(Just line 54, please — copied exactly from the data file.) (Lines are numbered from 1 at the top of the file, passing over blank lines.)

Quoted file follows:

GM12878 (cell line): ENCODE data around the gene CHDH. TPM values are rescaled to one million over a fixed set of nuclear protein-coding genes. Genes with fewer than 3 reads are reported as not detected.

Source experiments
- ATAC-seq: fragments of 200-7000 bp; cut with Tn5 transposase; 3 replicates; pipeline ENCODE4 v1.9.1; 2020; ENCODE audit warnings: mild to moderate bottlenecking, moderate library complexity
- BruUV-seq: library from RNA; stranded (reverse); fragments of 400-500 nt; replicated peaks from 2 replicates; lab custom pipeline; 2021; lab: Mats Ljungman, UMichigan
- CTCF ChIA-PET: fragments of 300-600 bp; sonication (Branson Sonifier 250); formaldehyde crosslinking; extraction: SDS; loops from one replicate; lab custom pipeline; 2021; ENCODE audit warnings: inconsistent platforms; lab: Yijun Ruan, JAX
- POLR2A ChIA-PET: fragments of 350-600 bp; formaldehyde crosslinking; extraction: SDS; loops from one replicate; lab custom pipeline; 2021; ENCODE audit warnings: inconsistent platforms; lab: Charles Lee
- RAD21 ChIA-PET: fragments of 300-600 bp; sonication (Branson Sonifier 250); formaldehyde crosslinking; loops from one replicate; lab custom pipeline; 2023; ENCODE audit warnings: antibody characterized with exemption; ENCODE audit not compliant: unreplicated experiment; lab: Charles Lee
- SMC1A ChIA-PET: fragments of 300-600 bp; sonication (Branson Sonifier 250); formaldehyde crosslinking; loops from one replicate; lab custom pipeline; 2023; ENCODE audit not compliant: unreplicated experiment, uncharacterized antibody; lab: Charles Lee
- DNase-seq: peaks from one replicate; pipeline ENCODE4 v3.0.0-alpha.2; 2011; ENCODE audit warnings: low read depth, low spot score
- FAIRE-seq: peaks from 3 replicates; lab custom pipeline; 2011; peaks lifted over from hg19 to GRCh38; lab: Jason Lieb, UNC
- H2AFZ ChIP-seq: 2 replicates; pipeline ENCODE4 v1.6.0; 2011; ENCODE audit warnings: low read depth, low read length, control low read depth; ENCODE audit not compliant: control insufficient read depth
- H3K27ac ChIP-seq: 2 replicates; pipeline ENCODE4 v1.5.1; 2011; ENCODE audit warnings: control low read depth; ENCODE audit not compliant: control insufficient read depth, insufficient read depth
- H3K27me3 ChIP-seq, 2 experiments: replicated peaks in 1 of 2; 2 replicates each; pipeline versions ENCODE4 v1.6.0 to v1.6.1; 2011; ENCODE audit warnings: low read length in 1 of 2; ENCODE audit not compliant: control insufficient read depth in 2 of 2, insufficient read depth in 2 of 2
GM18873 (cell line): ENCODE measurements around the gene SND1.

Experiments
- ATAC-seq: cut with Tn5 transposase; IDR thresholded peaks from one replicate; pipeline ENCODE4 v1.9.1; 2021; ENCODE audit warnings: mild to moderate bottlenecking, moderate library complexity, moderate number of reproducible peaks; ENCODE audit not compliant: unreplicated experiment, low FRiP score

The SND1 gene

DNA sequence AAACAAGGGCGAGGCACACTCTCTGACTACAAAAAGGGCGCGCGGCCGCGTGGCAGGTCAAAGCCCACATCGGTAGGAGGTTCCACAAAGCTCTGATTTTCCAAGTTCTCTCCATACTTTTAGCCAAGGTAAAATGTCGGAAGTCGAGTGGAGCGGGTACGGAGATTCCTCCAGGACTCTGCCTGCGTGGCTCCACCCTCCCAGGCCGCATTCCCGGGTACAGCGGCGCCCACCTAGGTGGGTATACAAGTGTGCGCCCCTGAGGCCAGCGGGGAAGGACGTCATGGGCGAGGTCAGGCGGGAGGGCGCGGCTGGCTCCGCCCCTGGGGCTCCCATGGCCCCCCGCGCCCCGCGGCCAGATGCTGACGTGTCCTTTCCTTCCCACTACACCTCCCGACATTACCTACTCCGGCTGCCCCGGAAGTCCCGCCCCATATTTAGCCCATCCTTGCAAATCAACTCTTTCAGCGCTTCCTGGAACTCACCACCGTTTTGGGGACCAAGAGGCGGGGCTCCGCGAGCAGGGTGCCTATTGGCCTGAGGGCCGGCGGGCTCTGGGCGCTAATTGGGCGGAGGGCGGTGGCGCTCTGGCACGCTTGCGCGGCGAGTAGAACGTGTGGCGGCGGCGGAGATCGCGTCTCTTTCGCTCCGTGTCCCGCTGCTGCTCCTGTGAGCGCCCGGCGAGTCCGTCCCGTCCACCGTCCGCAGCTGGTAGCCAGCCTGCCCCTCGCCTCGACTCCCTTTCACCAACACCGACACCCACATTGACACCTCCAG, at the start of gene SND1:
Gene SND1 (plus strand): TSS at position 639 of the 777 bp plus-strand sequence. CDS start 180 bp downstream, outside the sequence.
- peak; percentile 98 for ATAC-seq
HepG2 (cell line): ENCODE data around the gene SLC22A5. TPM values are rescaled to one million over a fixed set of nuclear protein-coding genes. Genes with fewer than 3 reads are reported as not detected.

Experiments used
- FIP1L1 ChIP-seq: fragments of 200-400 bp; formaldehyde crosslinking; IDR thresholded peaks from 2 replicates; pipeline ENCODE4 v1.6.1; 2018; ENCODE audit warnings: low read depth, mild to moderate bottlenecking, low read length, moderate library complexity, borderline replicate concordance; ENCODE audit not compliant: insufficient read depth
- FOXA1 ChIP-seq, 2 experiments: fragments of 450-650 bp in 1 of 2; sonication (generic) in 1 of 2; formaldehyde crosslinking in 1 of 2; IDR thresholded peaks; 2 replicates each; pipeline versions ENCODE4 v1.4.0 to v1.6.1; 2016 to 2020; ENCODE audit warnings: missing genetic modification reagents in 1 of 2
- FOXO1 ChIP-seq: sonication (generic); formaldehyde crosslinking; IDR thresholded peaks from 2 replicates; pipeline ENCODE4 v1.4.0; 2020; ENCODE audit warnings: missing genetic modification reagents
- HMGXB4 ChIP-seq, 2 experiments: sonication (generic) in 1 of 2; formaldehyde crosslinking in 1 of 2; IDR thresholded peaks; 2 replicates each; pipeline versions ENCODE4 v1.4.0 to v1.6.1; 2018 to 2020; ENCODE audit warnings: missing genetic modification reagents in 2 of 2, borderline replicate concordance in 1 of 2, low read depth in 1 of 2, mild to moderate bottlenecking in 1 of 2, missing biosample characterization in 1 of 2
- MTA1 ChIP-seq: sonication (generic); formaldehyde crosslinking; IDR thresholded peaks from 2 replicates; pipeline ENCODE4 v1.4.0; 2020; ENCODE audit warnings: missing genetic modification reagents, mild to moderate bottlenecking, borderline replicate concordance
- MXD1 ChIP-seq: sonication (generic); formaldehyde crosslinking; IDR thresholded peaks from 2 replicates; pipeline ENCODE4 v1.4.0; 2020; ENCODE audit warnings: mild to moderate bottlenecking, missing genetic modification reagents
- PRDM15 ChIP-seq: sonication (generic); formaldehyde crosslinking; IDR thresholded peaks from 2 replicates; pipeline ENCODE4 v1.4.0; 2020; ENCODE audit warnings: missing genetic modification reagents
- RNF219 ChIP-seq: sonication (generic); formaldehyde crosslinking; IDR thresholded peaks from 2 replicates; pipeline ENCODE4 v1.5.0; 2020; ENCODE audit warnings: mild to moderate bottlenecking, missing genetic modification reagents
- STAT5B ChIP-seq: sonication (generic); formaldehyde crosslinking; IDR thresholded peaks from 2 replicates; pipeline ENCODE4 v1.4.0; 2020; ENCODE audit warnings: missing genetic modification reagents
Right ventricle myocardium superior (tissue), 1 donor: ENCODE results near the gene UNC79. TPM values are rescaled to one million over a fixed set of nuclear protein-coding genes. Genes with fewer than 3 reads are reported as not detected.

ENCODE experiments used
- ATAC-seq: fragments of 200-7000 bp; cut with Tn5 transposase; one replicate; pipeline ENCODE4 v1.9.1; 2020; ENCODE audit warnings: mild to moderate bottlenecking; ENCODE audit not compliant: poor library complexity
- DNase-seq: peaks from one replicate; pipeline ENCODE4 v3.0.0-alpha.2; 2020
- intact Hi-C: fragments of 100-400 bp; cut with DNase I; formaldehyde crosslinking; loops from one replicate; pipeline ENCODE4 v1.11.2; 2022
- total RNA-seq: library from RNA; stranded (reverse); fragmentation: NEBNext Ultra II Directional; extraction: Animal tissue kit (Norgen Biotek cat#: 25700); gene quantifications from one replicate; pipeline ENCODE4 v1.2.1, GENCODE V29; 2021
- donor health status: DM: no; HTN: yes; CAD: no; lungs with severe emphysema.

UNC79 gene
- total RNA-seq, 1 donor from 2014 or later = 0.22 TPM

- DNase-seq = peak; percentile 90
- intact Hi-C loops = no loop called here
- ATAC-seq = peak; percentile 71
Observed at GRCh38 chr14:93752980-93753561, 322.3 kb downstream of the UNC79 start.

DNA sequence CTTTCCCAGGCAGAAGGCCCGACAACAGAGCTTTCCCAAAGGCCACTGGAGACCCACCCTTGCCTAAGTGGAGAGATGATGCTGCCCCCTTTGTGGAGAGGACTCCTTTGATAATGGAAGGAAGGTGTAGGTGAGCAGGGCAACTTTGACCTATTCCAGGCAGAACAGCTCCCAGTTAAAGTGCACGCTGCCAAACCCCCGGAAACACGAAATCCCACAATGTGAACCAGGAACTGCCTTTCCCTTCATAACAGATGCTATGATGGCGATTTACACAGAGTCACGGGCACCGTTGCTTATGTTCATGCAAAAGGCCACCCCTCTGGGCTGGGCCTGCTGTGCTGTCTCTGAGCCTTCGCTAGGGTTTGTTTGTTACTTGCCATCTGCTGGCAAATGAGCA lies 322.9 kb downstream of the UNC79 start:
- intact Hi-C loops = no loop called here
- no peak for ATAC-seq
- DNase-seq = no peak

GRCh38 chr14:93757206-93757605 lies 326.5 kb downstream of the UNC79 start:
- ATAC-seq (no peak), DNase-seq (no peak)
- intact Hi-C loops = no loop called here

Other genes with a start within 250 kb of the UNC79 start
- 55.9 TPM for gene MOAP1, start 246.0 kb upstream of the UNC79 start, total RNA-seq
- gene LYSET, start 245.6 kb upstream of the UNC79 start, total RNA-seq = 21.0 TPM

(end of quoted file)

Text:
- gene LYSET, start 245.6 kb upstream of the UNC79 start, total RNA-seq = 21.0 TPM